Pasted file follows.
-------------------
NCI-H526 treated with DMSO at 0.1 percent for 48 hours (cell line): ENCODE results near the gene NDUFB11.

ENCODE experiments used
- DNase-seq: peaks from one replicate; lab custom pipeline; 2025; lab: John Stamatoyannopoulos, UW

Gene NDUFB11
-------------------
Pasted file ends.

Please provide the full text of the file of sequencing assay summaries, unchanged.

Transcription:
NCI-H526 treated with DMSO at 0.1 percent for 48 hours (cell line): ENCODE results near the gene NDUFB11.

ENCODE experiments used
- DNase-seq: peaks from one replicate; lab custom pipeline; 2025; lab: John Stamatoyannopoulos, UW

Gene NDUFB11